Video - 2013 Eagle River World Championship Snowmobile Derby
Speed and endurance powered an exciting 50th annual World Championship Derby in Eagle River, Wisconsin. The pack of 15 racers included several world champions, and when the white dust settled 23-year-old Malcolm Chartier had earned his own place in history.
Chartier's #33 Ski-Doo led every lap until he was passed by the #747 Polaris of Jordan Wahl with just four laps to go. Chartier reclaimed his lead but felt Wahl’s sled bumping his own, including a strong slam in the last corner that led Chartier to lose his grip and briefly use his knee to maintain throttle.
“He’s a good sport and he’s a fast competitor, but I won today and I’m the world champion!” boasted Chartier. By comparison, 18-year-old Wahl was downright shy. “I did it. I finished,” he modestly said after winning second place at the world’s premiere snowmobile oval track. He chased Chartier the entire race and grabbed the lead for exactly one lap before drifting too high and losing the inside line. That’s when it got rough.
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“I lost some of my breaks. Got going in the snow and just couldn’t stop,” Wahl explained, “I got caught in the snow. Must have warped the disc or something.”
Since Wahl wouldn’t boast of his own prowess, Chartier did it for him. “Jordan ran a great race. I pulled away a little bit but he caught back up,” he said. Chartier’s enthusiasm at his victory pour into several loud hollers and cheers that were echoed by his team, and echoed again through Chartier’s wide-open smile. The champ from Marine City, Michigan, took home $60,000 for his effort.
And it certainly is an effort to hold onto the world’s most powerful snowmobiles as they enter corners upwards of 100 miles per hour. “I was definitely feeling it, with three or four laps to go,” he recalled.
Eagerly dogging the two leaders was Matt Schulz, last year’s second-place finisher who tasted his chance during the brief collision in the final corner, but Chartier and Wahl recovered so quickly that Schulz couldn’t pass either of them.
“I came up a little short again today. But we just kind of fought all weekend, so I’m pretty happy with third place,” he said, “It was a heckuva race.”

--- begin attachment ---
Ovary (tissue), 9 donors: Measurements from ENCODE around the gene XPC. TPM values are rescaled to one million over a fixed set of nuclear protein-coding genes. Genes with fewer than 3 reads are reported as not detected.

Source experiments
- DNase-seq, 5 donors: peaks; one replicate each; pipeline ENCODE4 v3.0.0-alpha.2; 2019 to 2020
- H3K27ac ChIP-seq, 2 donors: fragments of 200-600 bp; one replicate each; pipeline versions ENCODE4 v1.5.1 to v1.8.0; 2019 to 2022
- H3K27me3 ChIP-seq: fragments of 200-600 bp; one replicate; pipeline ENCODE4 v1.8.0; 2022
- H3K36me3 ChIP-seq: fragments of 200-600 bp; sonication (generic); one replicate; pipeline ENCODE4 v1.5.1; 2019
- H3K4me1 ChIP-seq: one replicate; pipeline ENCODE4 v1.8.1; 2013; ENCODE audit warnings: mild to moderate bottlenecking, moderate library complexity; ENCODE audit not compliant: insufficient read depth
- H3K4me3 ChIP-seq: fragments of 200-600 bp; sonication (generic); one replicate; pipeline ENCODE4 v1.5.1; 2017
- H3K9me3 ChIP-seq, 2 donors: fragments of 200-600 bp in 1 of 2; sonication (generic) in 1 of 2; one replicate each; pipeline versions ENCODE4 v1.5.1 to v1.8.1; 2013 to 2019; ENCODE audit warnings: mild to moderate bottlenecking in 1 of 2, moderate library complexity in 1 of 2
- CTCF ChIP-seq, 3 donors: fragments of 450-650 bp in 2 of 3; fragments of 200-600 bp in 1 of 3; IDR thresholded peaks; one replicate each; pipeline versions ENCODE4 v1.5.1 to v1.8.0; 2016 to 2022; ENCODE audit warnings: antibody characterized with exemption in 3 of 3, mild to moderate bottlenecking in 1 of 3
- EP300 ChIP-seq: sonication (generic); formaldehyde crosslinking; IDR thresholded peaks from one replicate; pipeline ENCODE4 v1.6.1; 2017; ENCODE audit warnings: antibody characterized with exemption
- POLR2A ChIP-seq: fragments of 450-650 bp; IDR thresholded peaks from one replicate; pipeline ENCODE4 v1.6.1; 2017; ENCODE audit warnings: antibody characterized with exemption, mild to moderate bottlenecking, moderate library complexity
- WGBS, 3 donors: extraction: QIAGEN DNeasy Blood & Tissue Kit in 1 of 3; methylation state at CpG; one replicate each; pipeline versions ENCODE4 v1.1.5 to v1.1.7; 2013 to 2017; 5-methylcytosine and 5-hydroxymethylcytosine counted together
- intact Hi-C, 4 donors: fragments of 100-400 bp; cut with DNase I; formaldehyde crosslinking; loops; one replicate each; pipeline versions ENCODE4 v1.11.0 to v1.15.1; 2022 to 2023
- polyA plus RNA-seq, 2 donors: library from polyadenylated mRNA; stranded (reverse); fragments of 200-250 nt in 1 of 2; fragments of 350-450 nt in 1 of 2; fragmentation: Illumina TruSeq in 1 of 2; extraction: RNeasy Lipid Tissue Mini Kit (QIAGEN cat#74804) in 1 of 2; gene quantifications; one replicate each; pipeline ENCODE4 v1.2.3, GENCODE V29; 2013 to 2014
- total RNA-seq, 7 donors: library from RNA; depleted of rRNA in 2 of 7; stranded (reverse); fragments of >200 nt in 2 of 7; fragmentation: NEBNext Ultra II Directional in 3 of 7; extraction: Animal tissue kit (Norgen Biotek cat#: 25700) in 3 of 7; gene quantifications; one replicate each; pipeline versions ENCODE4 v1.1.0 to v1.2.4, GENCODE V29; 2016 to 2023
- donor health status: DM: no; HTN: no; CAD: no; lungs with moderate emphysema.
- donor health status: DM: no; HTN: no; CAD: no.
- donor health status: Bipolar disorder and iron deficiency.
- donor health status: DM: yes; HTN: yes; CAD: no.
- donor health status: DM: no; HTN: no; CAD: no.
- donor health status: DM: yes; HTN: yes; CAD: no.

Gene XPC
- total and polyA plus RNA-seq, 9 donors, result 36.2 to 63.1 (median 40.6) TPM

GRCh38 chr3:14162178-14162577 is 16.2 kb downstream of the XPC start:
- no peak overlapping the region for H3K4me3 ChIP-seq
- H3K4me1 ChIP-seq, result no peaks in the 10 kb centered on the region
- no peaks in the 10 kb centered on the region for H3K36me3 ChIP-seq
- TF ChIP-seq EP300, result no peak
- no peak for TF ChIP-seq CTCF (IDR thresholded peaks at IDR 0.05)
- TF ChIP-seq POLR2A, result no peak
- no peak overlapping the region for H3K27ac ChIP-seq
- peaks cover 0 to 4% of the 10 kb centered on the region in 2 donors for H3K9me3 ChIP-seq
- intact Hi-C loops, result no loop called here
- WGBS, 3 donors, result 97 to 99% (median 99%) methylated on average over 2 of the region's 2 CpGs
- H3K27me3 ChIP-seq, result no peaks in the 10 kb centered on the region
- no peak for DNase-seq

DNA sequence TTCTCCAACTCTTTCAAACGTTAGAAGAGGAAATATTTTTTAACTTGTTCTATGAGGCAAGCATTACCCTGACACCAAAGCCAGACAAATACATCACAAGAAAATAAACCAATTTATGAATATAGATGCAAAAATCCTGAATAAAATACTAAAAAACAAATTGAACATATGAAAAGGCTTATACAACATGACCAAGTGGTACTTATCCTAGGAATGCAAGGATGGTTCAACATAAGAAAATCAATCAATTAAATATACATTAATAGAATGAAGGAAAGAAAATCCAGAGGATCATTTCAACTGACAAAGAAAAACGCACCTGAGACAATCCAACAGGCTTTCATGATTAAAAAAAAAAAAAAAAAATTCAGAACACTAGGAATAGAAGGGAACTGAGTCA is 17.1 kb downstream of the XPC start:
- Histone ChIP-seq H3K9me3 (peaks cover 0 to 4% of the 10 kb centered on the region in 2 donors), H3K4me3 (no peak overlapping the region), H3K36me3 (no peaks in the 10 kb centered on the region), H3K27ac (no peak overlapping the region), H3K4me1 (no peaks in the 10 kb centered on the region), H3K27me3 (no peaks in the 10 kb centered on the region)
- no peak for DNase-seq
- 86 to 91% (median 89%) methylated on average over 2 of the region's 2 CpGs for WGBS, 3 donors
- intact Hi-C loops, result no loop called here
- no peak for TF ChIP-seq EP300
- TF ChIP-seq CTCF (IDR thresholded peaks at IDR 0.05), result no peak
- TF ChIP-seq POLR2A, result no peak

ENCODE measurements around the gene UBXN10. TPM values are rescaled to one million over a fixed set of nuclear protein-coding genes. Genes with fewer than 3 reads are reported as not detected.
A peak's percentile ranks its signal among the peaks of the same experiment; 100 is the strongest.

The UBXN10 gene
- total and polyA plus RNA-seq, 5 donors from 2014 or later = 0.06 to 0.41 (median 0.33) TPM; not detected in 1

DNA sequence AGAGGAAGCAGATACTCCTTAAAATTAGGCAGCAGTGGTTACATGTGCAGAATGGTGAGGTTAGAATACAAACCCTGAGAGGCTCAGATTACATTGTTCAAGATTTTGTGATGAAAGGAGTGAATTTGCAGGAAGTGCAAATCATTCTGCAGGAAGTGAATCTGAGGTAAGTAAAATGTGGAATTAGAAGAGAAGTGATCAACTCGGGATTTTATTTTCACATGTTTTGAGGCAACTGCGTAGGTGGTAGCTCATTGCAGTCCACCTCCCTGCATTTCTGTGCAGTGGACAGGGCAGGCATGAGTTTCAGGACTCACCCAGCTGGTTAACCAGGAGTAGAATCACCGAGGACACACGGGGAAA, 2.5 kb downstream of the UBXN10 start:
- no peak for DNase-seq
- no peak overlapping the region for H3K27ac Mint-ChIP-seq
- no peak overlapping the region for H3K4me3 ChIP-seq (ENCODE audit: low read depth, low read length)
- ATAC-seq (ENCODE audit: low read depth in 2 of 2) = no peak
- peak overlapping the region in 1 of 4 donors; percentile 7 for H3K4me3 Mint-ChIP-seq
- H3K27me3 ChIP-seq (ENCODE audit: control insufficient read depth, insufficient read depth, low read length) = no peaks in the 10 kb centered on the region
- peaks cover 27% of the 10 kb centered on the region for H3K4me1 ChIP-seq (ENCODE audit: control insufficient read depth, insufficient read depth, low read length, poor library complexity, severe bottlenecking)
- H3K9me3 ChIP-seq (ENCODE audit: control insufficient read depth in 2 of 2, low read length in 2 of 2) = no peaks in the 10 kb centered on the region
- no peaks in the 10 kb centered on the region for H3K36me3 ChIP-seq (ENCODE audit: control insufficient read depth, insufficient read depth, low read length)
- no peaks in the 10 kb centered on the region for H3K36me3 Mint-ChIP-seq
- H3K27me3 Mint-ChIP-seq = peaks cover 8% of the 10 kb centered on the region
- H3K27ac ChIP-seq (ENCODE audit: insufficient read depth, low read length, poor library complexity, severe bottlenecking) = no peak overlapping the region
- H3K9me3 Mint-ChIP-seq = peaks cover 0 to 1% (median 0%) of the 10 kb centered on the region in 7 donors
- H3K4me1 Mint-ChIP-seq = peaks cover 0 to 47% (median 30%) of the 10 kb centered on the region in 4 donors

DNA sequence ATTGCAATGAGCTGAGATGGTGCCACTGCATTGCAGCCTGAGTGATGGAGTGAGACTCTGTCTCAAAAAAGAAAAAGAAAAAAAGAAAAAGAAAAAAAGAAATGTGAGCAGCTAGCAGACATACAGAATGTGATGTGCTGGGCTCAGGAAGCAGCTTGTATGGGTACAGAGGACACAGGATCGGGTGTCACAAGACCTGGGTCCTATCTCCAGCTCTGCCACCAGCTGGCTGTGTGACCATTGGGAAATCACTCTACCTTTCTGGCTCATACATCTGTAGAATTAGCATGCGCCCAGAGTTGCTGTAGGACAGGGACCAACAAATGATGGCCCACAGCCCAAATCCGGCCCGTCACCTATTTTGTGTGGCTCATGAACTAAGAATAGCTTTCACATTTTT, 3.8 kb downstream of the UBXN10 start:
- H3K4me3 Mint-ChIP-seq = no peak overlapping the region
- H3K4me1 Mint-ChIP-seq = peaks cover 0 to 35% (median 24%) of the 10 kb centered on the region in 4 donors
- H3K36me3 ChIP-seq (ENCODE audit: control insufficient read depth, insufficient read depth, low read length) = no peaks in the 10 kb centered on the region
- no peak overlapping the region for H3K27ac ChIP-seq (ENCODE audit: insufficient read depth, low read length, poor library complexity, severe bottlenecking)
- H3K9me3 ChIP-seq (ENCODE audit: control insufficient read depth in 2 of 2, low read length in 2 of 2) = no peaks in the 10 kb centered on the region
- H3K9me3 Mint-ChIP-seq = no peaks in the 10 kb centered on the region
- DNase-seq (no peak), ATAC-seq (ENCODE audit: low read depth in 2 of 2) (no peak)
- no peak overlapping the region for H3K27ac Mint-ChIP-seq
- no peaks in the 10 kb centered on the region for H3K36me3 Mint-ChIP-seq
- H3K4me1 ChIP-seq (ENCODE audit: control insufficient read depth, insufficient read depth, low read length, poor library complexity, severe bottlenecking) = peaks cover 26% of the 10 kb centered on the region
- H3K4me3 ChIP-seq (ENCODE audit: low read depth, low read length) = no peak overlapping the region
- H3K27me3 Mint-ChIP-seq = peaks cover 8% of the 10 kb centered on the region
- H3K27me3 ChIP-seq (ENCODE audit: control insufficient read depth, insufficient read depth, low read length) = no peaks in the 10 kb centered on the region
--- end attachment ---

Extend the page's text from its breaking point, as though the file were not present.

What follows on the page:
The first red flag came moments after the first green flag, when Travis MacDonald and Dustin Wahl fell off their sleds in the first corner. After that restart the next 10 laps ran like clockwork, free of the constant red flags that can be commonplace at this annual championship.
For the second year that 10-lap mark meant a mandatory 5-minute pitstop. Four-time champ P.J. Wanderscheid’s team seemed to use a different clock than the others, and they weren’t too happy when the officials shouted “Stop working! Stop working!”
Chartier restarted with the pack after earning a 2.9 second lead in those first 10 laps. Chartier had steadily extended his lead, finishing 2.9 seconds ahead of Schulz, who chased him in the number two spot for the first 10 laps.
Jordan Wahl and 2012 champ Nick Van Strydonk fought for third place throughout those quick first 10 laps, but Van Strydonk soon faded to last place with an oddly sluggish machine. He managed to fight back from 15th place to finish in eighth.
Temperatures of zero degrees affected spectators plenty, but Schulz says racers only feel the chill when they stop. The derby started on a cold Thursday and warmed up on Friday and Saturday.
“It definitely was a long weekend, with the weather changing and stuff,” Schulz said. “Once you get going adrenalin takes over and you really don’t feel anything. The main thing was the shield was getting fogged up and stuff. I kind of went back and forth from the shield to goggles and trying to make that work.”
The #225 of Matt Ritchie had problems in the third corner twice. He fell off his sled during the 14th lap, and during lap 22 his machine shut down in the same corner. Both red flags gave racers a new chance at hole shots and shuffled the order considerably.
In the final laps, Ritchie was one of two racers who pulled off. “We ran into a little technical problem," he said. "I couldn’t get to the corner as well as possible, but we’re going to come back next year and hope that it’ll run!”
The 50th anniversary race was filled with reunions and tributes. Old friends and competitors shared stories and banquet meals, and most of the Derby Queens were present, too, in their tiaras and personalized crew jackets.
A large tent displayed many of the winning sleds from the last 50 years, showing years of evolution in design and technology.
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2012 Eagle River Snowmobile Derby